The London Power Tunnels project has been described as the most significant addition to the capital’s electricity system since the 1960s. The scheme will see almost £1 billion invested in ‘rewiring London’ to create an energy superhighway of 10 new transmission circuits deep underground. Gareth Burden, National Grid Senior Project Manager, explains the scale of the challenge and the long-term benefits.
"Watching the completion of tunnelling was a great moment for all of us."
Gareth Burden, Senior Project Manager, National Grid.
At their deepest point, the tunnels are 197 feet below the surface. That's 30 feet deeper than the height of Nelson's Column.
Source: National Grid
One news image which has stayed with me since childhood is a moment in December 1990. This was when the British and French teams constructing the Channel Tunnel broke through and shook hands as tunnelling work was completed and a brand new connection was created to the continent. Their obvious pride in the efforts was clear from the news broadcast and photos that followed in the newspapers.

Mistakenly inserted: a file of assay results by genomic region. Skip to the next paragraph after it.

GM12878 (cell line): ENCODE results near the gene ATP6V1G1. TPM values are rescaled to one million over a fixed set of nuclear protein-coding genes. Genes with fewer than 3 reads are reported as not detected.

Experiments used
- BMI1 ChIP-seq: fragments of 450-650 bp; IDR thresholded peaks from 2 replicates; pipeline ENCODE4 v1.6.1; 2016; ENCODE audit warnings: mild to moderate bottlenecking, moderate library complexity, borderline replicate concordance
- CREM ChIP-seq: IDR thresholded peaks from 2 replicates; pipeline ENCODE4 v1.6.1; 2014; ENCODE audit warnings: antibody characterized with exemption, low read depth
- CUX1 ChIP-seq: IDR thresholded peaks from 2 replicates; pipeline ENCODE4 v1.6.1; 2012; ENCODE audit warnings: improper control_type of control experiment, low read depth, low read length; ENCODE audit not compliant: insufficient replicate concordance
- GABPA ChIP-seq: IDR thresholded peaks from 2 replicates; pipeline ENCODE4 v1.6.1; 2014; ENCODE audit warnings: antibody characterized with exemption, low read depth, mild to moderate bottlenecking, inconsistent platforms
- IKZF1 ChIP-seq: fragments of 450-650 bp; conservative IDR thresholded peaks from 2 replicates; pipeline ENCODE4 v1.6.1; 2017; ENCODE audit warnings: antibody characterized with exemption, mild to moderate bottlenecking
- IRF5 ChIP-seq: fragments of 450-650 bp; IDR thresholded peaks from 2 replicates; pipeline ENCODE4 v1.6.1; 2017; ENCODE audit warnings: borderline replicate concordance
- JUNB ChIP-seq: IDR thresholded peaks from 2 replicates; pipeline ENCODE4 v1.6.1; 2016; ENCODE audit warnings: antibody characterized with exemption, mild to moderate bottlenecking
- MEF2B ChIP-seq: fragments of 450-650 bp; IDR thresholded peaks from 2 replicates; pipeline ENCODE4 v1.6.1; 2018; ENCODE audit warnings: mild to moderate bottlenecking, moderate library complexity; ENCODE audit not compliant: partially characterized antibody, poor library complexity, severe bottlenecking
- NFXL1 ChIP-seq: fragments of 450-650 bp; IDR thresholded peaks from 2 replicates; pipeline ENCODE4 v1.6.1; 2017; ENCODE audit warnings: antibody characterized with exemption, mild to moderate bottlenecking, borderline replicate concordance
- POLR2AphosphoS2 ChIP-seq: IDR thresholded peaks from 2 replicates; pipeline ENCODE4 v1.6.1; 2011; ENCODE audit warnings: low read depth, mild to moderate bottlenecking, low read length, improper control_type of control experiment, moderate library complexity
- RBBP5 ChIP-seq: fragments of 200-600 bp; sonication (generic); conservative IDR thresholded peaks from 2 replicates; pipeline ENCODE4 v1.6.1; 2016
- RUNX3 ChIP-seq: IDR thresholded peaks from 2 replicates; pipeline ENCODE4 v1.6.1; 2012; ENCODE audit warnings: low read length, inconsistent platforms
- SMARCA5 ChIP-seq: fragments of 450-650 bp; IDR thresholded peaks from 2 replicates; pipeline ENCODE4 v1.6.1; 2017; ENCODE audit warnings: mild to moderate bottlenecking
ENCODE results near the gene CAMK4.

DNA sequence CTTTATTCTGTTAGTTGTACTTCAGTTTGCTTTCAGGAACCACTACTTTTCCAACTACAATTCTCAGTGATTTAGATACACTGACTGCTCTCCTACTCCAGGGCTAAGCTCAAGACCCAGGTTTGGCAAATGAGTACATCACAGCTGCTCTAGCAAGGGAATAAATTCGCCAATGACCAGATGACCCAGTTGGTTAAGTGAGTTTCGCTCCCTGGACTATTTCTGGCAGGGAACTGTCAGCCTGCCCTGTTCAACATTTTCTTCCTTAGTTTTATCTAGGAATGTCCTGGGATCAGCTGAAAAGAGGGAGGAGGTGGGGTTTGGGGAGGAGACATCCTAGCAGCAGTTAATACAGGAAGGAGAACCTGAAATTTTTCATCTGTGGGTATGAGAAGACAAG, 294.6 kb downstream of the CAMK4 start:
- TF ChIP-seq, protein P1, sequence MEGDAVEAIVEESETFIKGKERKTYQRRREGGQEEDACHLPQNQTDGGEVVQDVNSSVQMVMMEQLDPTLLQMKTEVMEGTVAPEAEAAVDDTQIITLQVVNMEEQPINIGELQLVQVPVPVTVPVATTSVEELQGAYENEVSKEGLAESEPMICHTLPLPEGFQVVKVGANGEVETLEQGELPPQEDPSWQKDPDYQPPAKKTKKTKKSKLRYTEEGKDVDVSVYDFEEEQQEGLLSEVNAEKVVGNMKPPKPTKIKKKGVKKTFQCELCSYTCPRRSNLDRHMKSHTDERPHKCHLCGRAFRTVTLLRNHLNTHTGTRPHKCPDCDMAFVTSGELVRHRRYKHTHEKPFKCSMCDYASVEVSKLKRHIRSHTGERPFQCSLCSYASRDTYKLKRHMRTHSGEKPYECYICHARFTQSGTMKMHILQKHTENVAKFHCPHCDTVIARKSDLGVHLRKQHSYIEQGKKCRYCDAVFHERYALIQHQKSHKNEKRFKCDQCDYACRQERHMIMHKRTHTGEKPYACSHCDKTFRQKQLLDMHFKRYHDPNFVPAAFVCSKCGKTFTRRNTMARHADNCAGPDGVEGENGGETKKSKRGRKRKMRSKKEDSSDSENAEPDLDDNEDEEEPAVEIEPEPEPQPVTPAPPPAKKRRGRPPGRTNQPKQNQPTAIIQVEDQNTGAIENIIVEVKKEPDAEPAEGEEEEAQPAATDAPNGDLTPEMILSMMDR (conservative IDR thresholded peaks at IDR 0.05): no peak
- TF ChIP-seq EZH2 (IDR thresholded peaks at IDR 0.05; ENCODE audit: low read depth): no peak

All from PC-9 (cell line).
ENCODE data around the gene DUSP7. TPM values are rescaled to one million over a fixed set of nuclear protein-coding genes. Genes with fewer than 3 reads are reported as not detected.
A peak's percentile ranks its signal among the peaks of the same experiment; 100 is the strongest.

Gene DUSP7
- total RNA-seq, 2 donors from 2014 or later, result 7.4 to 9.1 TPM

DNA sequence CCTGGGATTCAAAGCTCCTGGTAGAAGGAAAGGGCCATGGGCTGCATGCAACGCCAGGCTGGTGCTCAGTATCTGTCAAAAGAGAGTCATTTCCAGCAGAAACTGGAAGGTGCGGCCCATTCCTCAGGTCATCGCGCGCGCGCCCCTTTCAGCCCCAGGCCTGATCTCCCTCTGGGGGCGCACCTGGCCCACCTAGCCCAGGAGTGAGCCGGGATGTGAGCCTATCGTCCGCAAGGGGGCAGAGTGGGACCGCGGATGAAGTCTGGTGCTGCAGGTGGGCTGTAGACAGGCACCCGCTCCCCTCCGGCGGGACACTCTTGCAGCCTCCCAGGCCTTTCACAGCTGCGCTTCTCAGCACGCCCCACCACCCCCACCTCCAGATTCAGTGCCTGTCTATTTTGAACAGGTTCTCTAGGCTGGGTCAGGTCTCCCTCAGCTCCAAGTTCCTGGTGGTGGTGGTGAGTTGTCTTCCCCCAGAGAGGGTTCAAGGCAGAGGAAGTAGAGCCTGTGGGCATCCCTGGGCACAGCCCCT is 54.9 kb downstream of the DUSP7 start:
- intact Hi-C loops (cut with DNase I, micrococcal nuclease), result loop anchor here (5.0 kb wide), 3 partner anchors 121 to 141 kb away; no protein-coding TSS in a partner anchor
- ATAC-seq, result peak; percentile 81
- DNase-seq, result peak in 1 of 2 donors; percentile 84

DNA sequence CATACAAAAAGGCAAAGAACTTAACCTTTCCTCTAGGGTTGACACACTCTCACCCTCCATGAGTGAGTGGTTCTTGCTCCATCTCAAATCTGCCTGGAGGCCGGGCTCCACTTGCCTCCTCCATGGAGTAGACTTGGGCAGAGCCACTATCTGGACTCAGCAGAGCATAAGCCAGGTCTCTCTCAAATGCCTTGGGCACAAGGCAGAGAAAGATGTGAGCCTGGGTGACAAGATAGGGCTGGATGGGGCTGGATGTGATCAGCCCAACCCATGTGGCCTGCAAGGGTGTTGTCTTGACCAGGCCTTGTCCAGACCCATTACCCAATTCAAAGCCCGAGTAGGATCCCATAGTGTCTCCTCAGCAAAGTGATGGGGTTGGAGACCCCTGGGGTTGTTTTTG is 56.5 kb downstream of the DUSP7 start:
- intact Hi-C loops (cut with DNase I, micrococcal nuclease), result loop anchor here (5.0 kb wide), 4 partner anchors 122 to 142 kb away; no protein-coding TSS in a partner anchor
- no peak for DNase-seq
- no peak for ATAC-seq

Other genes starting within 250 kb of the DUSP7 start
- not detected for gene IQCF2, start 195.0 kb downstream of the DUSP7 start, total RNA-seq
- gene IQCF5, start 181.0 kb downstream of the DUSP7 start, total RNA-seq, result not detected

I was reminded of that moment the other week when at 10.46am on Thursday 12 March, the London Power Tunnels project reached its own equivalent milestone. It was the final tunnelling breakthrough in a programme that is essential to making sure that London’s electricity infrastructure is fit for the 21st century.
Peering down the shaft some 40 metres underground at our Kensal Green substation site and watching the tunnel boring machine complete the final metre of a 32km tunnel network was a really significant moment for all of us on the project team and for me personally, having been involved in the scheme from its inception in 2010. But the wider significance, of course, is what this means for London and the objective of meeting the city’s electricity needs in the decades ahead.
London’s insatiable demand for power